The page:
“HOW’S it going?” I asked. A friend of my son’s went to boarding school last September. Like most children new to boarding, the first year threw up some challenges for him and for his parents. I’m not quite sure which of them is coping better…

They told me that he was now settling; there were just two outstanding issues; First a lack of privacy (Jack’s an only child and values his solitude) and his nagging feeling that perhaps life could be better at another school.

“For the first of those, there are the holidays,” his housemaster had told them. “That’s pretty well a third of the year. But there’s no answer to the second! Look at Brexit.”

The grass is always greener on the other side of the fence. Today more than ever.

We have access to so much information, it’s impossible not to yearn for something else. No matter how good your life, one click on Facebook and you will see a friend who has it better.

‘Reality’ television, Instagram, Facebook, the popular press; all ensnare us with images of perfection. All free to use; all funded by advertising in which we are now targeted as individuals. Amazon’s Alexa (so much fun to use) collects our requests and choices, turns them into data and sells them to advertisers so they can tempt us with things we never even knew we wanted.

We become restless. We are not happy with what we already have because we are presented with so many choices, constantly invited to compare our lives with others. The perfect life lies temptingly round the corner.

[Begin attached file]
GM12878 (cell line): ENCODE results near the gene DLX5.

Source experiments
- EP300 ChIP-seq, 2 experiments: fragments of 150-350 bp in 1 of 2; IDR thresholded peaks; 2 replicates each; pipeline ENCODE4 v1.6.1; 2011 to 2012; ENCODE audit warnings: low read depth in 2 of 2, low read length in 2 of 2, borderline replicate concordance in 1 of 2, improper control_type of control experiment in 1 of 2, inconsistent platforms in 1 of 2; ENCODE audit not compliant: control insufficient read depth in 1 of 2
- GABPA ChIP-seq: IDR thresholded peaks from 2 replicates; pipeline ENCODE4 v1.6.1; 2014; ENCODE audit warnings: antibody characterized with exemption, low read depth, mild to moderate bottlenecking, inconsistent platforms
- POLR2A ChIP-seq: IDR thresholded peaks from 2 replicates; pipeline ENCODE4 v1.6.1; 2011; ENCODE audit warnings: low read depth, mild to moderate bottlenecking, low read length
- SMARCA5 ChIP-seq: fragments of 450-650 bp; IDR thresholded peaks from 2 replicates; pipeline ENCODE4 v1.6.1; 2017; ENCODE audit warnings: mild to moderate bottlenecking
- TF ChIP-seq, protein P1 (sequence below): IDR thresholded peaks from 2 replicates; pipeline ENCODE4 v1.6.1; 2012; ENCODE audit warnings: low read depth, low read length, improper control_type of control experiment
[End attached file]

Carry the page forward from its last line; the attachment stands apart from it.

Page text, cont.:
It’s an illusion, of course, but the fear that we might be missing out on something and the fantasy that something better might exist just outside our immediate grasp is destructive. First, it prevents us from committing ourselves to the here and now because the perfect partner, job or opportunity may lie just round the corner. Second, it stops us from discovering the good in the things we already have. It is foolish to compare one relationship, job or friend with another. Everything is special in its own way; nothing is perfect. There are always bad bits and good bits; the uniqueness of a relationship is what makes it special.

The reality for most people is that the constant quest for something better (so effectively engendered by rampant consumerism) disguises a deeper and often well hidden, dissatisfaction with ourselves that will never be satisfied by changing our circumstances. Distant fields of green are the perpetual illusion that distract us from attending to reality.

Valuing what you have, nurturing the good bits; overcoming, facing up to and conquering the bad, are proven, reliable ways of finding contentment and happiness. Grass is truly greenest not when viewed from a distance, but when it’s watered, weeded and looked after.